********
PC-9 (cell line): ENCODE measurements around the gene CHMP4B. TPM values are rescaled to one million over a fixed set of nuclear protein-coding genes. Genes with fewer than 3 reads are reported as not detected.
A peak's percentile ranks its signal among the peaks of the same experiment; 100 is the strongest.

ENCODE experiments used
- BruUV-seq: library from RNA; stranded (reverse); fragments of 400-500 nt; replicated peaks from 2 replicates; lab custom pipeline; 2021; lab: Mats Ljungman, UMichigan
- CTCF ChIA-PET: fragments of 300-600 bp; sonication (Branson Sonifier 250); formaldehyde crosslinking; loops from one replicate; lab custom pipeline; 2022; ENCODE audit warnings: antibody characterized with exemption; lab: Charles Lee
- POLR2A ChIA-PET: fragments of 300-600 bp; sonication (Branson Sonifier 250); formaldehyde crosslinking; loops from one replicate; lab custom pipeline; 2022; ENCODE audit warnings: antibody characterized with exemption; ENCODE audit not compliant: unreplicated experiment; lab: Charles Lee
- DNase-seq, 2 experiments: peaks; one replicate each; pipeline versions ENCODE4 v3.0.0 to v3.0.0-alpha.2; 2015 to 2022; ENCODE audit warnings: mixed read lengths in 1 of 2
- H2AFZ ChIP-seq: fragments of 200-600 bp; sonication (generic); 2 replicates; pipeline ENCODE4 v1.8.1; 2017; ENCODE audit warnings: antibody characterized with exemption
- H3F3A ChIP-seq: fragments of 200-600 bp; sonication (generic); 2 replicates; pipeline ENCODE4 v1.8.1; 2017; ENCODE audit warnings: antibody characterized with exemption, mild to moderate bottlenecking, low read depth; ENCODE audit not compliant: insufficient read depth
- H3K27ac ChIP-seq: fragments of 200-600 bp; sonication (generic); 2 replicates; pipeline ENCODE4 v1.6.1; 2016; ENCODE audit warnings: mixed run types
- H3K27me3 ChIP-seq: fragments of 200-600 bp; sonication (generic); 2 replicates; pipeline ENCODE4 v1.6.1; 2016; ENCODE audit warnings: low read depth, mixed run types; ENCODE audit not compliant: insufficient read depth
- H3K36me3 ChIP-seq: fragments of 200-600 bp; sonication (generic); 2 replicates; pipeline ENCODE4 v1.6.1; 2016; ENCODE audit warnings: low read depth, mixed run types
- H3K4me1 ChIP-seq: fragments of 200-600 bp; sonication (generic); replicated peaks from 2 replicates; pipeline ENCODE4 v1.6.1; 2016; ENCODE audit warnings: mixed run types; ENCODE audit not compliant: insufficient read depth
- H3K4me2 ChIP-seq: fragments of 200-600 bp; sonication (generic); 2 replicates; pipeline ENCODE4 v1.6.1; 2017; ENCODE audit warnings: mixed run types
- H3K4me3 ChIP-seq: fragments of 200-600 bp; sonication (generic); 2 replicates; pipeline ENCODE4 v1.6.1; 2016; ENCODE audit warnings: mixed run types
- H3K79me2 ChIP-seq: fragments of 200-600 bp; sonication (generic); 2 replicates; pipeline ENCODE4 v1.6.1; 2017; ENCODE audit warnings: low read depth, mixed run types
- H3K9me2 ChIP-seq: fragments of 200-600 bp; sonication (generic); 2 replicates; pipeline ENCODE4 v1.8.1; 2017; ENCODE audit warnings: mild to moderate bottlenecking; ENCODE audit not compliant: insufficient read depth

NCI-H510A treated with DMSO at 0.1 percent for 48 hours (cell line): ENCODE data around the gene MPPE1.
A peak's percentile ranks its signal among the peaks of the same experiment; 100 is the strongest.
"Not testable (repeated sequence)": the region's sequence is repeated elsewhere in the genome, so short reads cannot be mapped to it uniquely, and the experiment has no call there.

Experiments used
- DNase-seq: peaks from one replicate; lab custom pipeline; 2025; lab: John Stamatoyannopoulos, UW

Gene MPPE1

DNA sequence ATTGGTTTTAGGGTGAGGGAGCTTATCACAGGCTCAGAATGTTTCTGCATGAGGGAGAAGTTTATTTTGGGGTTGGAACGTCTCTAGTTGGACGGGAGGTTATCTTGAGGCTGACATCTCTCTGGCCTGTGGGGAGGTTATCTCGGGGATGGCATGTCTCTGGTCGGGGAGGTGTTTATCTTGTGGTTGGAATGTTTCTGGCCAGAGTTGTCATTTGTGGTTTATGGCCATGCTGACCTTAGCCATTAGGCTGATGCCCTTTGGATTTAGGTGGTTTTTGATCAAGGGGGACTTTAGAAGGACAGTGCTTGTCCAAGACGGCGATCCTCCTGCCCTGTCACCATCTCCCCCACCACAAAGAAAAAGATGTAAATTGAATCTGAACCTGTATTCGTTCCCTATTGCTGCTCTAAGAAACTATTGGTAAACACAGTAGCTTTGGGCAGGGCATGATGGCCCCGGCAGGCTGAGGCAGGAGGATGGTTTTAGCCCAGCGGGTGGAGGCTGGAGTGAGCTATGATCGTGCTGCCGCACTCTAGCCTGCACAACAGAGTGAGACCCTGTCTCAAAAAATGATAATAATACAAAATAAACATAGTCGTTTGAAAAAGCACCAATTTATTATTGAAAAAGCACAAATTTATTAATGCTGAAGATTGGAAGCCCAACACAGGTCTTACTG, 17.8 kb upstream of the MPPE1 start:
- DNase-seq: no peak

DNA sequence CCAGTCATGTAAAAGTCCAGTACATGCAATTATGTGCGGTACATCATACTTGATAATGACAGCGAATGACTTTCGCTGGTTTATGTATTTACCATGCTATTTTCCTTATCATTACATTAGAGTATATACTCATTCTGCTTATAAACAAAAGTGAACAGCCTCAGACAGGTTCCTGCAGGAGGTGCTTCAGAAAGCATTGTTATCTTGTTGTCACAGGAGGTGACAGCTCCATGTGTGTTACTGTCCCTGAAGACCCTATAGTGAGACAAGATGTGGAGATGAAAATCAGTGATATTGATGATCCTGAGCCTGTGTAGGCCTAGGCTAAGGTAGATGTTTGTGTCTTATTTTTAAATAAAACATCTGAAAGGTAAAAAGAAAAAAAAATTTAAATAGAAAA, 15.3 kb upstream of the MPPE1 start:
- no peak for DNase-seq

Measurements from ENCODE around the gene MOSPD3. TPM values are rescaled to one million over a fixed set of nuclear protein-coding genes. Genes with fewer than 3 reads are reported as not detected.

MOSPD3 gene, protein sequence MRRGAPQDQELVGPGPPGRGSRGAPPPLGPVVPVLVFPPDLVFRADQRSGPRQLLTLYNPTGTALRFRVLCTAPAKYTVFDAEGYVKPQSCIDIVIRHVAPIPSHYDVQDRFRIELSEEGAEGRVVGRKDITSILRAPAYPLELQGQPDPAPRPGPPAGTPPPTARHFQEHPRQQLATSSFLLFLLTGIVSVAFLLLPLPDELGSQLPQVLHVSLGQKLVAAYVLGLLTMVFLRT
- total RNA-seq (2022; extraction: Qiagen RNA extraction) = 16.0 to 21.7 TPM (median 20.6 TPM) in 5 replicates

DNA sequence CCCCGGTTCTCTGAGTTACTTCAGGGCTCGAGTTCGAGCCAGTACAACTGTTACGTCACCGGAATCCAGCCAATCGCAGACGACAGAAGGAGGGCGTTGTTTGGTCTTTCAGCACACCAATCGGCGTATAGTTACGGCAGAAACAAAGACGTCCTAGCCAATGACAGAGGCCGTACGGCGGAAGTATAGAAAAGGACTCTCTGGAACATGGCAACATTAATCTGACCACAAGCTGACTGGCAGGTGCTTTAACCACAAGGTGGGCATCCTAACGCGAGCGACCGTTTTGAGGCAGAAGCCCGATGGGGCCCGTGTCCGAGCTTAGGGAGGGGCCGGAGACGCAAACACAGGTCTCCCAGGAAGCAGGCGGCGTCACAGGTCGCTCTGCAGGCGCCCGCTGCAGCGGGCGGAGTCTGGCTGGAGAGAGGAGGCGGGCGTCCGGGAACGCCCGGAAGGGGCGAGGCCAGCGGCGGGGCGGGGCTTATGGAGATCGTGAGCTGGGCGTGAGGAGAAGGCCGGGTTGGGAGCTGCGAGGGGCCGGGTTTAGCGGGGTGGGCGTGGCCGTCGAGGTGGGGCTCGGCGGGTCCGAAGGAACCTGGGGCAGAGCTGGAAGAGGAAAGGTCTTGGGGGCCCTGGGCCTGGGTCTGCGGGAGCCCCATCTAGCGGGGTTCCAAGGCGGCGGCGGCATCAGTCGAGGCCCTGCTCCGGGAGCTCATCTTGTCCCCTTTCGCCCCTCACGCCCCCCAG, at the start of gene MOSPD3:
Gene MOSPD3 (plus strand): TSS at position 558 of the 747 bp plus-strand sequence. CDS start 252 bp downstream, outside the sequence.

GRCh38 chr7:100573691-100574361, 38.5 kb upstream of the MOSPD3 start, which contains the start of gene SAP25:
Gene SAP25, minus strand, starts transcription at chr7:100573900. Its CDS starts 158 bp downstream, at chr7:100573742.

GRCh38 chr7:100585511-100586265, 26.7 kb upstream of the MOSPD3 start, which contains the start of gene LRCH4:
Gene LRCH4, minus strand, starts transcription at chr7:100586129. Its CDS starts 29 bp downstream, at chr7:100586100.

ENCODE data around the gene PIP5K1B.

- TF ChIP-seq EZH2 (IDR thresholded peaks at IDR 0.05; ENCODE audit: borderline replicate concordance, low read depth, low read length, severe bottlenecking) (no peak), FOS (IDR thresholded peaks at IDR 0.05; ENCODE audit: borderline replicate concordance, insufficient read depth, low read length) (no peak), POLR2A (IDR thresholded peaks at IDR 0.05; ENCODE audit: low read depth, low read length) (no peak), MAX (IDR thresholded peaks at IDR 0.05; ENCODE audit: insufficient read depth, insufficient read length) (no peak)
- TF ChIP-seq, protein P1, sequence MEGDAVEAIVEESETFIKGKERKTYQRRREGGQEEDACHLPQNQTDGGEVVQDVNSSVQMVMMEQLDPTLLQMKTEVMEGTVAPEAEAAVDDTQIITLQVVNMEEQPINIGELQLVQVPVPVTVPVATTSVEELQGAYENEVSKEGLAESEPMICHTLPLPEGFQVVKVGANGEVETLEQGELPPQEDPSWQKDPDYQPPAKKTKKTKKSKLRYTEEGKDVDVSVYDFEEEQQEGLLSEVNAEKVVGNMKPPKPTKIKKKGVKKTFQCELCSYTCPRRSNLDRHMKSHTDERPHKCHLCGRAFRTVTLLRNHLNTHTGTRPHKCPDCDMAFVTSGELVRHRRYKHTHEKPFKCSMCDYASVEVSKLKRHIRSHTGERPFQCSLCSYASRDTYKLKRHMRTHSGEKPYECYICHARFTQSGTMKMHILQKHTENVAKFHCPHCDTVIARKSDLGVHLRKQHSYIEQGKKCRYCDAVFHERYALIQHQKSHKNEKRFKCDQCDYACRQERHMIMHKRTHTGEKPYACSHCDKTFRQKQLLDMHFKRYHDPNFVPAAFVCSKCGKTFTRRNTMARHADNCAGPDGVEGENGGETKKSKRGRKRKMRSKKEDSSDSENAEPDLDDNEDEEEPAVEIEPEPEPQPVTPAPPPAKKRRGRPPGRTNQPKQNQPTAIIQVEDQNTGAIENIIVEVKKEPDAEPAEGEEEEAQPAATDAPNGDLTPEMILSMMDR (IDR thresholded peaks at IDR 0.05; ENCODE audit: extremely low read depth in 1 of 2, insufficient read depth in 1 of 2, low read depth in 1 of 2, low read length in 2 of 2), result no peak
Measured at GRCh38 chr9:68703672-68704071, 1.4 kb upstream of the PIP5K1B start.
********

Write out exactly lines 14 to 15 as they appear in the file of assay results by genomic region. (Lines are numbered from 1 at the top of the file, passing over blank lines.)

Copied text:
- H3K4me2 ChIP-seq: fragments of 200-600 bp; sonication (generic); 2 replicates; pipeline ENCODE4 v1.6.1; 2017; ENCODE audit warnings: mixed run types
- H3K4me3 ChIP-seq: fragments of 200-600 bp; sonication (generic); 2 replicates; pipeline ENCODE4 v1.6.1; 2016; ENCODE audit warnings: mixed run types